While we’re at it, the mission OG Loc is pretty obnoxious as well. It bears a striking resemblance to a similar motorcycle chase in GTA IV, where the designer pops up tutorial messages like you’re supposed to be shooting at your target, but he’s actually invincible and you’re just supposed to keep up with him. It’s another mission that changes the rules without telling you, lies to you about what your goals are, harrangues you with taunts to go faster when that’s the opposite of what you should be doing, and encourages you to waste all your bullets on an invincible target before dropping you into an ambush against a group of foesIt’s also got some ugly homophobia that’s probably accurate for this time and place in history, but is likely to make a lot of people sad / uncomfortable. I’m not really equipped to analyze this sort of thing, so I’m just noting it here so you don’t think I didn’t notice..
Nobody else has complained about this, but I always thought the mission Deconstruction was pretty messed up. A bunch of construction worker guys are giving Kendl wolf whistles and shouting crass stuff at her, so CJ attacks the site, traps the foreman in a port-a-john, and buries him alive in a grave of shit. That’s a more brutal ending than any of our main villains get, and the story never even makes it clear that this guy personally did anything wrong. I get that catcalls are annoying, but this seemed like such an absurd over-reaction that I resented CJ for it. I think it would help if we in the audience actually got to hear some of the catcalls for ourselves so we could feel some anger towards these guys. As it stands, Kendl just says the construction guys are bothering her and CJ decides to make someone suffocate to death in a box of public shit for an offense we never personally witness.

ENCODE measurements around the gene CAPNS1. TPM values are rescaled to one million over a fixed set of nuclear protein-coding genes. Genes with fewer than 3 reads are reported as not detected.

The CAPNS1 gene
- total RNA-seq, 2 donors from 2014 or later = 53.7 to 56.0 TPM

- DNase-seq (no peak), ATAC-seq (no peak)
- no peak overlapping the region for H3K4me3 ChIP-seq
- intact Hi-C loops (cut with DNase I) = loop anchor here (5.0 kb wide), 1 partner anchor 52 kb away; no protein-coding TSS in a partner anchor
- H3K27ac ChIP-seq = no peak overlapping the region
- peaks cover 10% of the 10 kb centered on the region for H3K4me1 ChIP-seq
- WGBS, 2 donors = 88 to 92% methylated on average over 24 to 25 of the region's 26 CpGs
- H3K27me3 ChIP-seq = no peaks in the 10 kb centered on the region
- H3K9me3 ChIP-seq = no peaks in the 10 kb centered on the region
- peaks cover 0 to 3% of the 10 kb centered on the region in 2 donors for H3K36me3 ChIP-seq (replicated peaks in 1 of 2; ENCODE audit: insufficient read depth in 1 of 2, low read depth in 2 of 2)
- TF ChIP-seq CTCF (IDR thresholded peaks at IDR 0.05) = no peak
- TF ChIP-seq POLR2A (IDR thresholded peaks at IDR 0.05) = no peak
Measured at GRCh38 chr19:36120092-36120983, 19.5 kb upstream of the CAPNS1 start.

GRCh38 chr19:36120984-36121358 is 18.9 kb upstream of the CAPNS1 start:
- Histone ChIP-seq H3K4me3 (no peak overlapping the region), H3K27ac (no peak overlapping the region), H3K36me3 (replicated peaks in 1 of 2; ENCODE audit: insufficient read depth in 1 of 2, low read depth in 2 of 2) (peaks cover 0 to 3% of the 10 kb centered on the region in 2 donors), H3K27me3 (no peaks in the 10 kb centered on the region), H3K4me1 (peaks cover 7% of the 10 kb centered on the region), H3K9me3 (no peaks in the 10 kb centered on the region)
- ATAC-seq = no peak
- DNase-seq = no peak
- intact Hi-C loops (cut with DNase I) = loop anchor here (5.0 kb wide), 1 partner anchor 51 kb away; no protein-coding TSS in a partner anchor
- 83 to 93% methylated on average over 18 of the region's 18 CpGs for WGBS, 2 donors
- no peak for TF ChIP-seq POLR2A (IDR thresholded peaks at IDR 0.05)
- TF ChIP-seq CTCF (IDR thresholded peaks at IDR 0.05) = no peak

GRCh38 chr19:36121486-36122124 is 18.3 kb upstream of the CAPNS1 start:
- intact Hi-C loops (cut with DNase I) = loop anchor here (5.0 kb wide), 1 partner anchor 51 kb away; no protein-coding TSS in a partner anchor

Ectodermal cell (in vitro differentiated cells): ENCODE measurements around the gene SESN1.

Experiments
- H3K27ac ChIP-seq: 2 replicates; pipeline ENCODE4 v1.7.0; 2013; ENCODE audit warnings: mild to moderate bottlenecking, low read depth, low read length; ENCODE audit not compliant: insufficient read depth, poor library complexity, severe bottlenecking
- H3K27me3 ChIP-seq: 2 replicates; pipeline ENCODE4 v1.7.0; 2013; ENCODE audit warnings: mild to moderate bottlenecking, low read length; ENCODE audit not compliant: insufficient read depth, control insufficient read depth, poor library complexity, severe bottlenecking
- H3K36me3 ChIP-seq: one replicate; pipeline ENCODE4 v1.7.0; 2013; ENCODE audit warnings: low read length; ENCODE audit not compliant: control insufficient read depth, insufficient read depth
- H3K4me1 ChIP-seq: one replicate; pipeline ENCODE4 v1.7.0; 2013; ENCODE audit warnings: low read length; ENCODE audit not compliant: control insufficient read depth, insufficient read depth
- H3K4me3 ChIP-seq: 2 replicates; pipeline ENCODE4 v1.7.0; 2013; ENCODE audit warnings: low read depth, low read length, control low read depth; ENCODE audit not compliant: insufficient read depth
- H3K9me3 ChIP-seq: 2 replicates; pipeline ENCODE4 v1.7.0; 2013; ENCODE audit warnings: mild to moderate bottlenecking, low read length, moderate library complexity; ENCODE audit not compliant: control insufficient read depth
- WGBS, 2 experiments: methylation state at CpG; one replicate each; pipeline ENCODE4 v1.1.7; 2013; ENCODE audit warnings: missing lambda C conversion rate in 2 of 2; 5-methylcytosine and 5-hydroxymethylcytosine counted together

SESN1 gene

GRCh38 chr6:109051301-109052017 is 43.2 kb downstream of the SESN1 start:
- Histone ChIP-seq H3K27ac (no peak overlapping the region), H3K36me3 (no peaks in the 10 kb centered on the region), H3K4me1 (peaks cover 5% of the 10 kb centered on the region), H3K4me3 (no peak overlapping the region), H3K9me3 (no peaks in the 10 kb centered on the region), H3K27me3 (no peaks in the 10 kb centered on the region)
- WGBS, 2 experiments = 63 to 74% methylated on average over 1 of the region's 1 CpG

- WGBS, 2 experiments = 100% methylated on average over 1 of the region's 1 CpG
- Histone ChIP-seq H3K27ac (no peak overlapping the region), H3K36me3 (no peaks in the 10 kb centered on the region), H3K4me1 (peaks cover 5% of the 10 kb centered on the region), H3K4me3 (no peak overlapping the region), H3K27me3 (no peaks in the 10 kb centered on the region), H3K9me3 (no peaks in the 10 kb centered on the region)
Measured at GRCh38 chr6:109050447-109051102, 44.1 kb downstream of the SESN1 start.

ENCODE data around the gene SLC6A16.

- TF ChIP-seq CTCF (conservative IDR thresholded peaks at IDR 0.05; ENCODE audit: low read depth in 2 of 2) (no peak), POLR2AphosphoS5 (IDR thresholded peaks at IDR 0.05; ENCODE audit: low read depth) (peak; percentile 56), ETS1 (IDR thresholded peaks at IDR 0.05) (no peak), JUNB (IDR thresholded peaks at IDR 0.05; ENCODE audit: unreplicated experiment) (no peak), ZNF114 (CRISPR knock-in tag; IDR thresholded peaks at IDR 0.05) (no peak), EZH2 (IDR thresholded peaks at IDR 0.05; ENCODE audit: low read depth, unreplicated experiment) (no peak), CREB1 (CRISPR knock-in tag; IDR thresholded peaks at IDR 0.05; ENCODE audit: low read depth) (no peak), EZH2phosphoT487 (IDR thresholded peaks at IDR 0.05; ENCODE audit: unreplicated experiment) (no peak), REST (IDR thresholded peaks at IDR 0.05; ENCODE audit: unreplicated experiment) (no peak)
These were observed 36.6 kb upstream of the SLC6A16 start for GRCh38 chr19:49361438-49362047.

And it should go without saying, but this game also suffers from the same mid-game slump that all of the modern Grand Theft Auto titles do – the plot gets completely lost and we end up doing a bunch of missions for random people with no real connection to any of our main goals.
Having said all that, San Andreas is a stellar game. The setting is vivid, the characters are interesting and occasionally likable, the world is immense and full of detail, and the story is the best this developer has ever made.
 They’re benign in the sense that they don’t actively use drugs and violence to extract wealth from otherwise peaceful people. They still shoot up the neighborhood in turf wars.
 Kendl’s hispanic boyfriend, much to the disapproval of her family.
 I still can’t remember why CJ was working for Wu Zi.”
 And let’s face it: I do.
 And laugh while I’m doing it.
 One of the major reasons for mission failure is if you get too CLOSE to the train, Big Smoke doesn’t properly adjust his aim and he ends up hitting the side of the train. You see him shooting and think you’re making progress, but you’re not.
 It’s also got some ugly homophobia that’s probably accurate for this time and place in history, but is likely to make a lot of people sad / uncomfortable. I’m not really equipped to analyze this sort of thing, so I’m just noting it here so you don’t think I didn’t notice.